Archive for the 'Paid Search' Category
I have had a lot of conversations with Google Adwords support about difficulties with various quality scores. I was recently told that a 5 out of 10 should be considered good!? Try explaining that one to a client. Anyways I just noticed this so had to post (and enjoy) it!
There is a set of interesting quizes being published over at SEObook.com – the one below is very telling. I personally think it is OK if a company pushes its own products but Google and other search engines built their popularity on the basis of offering free and fair search results. Many average Joes’s (and Jane’s) don’t understand what is paid and what is organic, they just assume they are getting the best results on the first page….
OK, so who can answer this question…what search engine shows 11 sponsored results and only 4 organic results on the first page??
The answer is GOOGLE!!! These keywords are very expensive, so less organic results equals more clicks and more money in Google’s pockets.
I do realize this could just be some testing but if it is a sign of things to come, my feeling is it will translate into a very poor user experience…
As a follow-up to my last post about the cost effectiveness of FaceBook advertising I thought I would take a look at a relatevely identical ad on LinkedIn, ouch!
I have my CPM bid set to .35 on FaceBook and in actual fact isi it coming in much lower at only .08 and LinkedIn won’t even let me run my ad unless I bid a minimum of $3.10!! The quality of LinkedIn impressions might be higher but I don’t think they are eight times more valuable, maybe twice or even three times – my effective CPM on FB is .08 so my actual CPM might be 35x higher on LinkedIn. The trail won’t be that painful because of the $100 credit coupon LinkedIn sent me to try their ad network but if they intend me to keep on advertising they are going to have to lower their prices or I am going to have to see some crazy, spectacular results!!
There was some numbers leaked from Google on the June 2010 spend of some Adwords customers and wow is there some major moola being spent!
Everyone knows you can pay cash in the form of Google Adwords to show up above the regular organic results but how about showing up above them for free!!
For the term ‘cool logos’ my site occupies the first two image spots, which show above the number one result!! The first one actually goes to my category page which is extra nice!
Here is a great simple pie chart showing how valuable SEO is in relation to PPC. This is not to say that PPC has no value but finding the right mix for your company can really help boost the quantity and quality of visitors you receive from the search engines.
If your website was getting a lot of visitors searching for the weather or sports scores then, YES!
As Google attempts to become stickier how many websites will it hurt? Or does the fact that they are actually helping the searchers make it a wash because that is their core business? But they make money off the advertisers to the tune of 95% – so are they really biting the hand that feeds them. Will they sell the branding for these type of results?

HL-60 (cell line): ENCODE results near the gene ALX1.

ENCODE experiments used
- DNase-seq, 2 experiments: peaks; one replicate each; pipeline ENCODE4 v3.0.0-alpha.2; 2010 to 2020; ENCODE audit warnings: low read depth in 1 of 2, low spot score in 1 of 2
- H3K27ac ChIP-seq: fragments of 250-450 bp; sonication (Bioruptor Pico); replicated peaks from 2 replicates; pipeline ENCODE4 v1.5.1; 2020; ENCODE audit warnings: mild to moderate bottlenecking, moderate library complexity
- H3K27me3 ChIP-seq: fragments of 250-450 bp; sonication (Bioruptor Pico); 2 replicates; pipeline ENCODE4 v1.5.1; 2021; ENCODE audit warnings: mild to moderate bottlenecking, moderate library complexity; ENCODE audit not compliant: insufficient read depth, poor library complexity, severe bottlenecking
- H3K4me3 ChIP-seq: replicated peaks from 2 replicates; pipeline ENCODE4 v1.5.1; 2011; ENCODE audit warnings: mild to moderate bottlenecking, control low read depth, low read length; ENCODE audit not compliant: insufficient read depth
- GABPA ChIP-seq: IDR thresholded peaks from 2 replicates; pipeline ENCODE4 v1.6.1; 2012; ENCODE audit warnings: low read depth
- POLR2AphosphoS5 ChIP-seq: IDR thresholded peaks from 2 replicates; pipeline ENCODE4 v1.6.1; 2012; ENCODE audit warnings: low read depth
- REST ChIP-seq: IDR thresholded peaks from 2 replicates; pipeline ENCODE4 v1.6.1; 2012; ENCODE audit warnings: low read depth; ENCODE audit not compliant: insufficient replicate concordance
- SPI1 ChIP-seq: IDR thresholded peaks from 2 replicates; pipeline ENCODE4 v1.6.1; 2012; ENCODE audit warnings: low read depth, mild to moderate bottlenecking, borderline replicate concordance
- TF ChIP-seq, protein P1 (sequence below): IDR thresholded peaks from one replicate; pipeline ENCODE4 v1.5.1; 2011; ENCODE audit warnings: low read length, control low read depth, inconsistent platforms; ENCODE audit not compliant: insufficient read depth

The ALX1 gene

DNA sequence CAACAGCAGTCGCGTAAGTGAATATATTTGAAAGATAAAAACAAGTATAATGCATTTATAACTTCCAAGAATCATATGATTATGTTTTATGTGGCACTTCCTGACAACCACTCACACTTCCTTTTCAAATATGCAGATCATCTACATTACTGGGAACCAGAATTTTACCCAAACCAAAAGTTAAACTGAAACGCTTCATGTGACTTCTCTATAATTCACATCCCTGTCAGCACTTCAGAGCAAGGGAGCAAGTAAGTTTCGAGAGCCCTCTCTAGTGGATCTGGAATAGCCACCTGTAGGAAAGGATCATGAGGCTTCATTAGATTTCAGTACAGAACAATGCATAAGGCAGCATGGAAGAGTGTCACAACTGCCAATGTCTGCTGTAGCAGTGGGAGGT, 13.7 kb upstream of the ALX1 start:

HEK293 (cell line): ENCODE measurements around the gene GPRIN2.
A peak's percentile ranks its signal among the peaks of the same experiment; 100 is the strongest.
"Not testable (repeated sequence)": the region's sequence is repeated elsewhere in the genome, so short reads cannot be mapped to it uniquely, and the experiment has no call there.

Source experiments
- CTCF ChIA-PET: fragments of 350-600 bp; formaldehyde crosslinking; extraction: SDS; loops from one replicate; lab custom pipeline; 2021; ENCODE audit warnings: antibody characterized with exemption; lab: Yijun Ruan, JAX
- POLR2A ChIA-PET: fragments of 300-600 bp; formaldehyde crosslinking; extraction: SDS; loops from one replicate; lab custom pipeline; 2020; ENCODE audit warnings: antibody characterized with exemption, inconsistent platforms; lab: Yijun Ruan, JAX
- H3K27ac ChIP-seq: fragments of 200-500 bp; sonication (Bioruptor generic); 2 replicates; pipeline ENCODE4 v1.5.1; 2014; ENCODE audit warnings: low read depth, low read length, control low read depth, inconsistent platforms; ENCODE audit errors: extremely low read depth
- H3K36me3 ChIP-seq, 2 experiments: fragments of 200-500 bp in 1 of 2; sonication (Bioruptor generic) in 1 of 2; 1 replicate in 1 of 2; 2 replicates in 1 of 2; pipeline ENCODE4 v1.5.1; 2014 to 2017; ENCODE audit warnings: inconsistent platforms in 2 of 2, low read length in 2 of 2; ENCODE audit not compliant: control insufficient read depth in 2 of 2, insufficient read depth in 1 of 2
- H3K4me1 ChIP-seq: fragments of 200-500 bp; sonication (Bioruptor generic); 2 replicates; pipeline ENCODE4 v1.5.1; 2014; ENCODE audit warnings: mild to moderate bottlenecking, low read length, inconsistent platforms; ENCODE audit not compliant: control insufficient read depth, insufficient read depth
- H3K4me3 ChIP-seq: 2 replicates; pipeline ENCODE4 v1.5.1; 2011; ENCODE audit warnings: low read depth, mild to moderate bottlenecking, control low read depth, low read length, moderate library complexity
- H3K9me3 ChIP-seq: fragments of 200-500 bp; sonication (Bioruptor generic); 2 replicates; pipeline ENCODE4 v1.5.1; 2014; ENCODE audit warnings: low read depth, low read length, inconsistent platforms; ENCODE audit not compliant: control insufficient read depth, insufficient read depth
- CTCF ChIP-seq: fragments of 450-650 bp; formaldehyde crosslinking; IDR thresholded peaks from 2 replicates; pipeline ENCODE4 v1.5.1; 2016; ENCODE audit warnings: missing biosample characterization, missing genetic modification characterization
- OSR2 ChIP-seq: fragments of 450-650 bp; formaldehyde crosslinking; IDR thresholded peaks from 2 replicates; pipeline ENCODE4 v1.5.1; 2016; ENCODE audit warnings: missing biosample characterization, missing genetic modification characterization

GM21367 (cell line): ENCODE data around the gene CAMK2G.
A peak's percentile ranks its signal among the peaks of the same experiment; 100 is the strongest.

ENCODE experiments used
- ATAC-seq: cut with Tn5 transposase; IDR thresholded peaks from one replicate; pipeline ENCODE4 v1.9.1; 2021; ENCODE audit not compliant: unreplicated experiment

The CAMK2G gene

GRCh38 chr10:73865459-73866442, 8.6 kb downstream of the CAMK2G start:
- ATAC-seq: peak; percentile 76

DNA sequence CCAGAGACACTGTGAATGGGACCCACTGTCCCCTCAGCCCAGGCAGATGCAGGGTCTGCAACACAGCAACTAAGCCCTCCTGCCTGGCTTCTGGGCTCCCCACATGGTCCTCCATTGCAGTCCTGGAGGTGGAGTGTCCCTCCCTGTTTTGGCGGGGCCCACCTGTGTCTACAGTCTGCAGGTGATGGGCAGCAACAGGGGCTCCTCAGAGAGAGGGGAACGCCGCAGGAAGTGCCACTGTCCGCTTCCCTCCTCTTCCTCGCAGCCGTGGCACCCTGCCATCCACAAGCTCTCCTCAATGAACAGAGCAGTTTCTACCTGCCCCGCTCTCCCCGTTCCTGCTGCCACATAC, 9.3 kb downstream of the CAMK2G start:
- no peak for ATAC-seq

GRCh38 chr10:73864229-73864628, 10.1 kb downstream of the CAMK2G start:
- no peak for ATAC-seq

In 2008 it is interesting to see that paid search efforts outspent organic optimization 10-1, my thoughts are that this will drastically change over the course of the next 5 years because many competitive industries are hitting extremely high costs on a pay-per-click basis and even though SEO can be harder to measure and can take a longer time to show results. Those results are so impressive that they can mean the difference between ‘making-or-breaking’ a business.
I was recently involved in doing SEO for a company that had a cost per acquisition of $47 through traditional style advertising and that cost went down to $3.85 for those aquired though search engine optimization.
I find the biggest problem with SEO continuing to grow at the pace it deserves is twofold, first there is a lot of resistance from traditional marketing folks because SEO is a much different animal. With SEO you are spending considerable resources on something your company ultimately has no control over, the search engines. And to make matters even more complicated the search engines keep their algorithms and methods of ranking a secret. Secondly, most business owners and traditional type marketing managers don’t really understand SEO and that makes it very difficult for them to justify the expense and risks involved in switching over their traffic acquisition methods to organic vs. paid.
But there is hope and I do see a pattern starting with the largest and most progressive companies as they give SEO a try. It has even reached a point where many of these companies are bringing SEO in-house where they can learn, track and enjoy these advantages up close and personal.
This one has come out of left-field and has caught many folks (even those in the gambling industry) by surpise. It seems Google is trying to make a little extra cash by offering adwords to qualified UK customers. Now some of the affiliates are screaming bloody-murder.
Google is set to lift its 4 year ban on gambling ads and allow gambling sites to advertise on their search result pages. The move has received a mixed response as you might expect with many groups suggesting that this is reckless in the extreme and others of the view that it was about time for the change. But what is really behind the move?
There have been a number of ideas put forward as to the reason for the change in policy, which will initially happen in the UK and then probably be rolled out, but there is one which really sticks out like a sore thumb. Is the mighty Google finally feeling the economic pinch? Is the recession which has smashed worldwide economies finally hitting cyberspace? Is the juggernaut which is Google desperate for cash? I think not but hey, more money never hurts right? You can BET on that!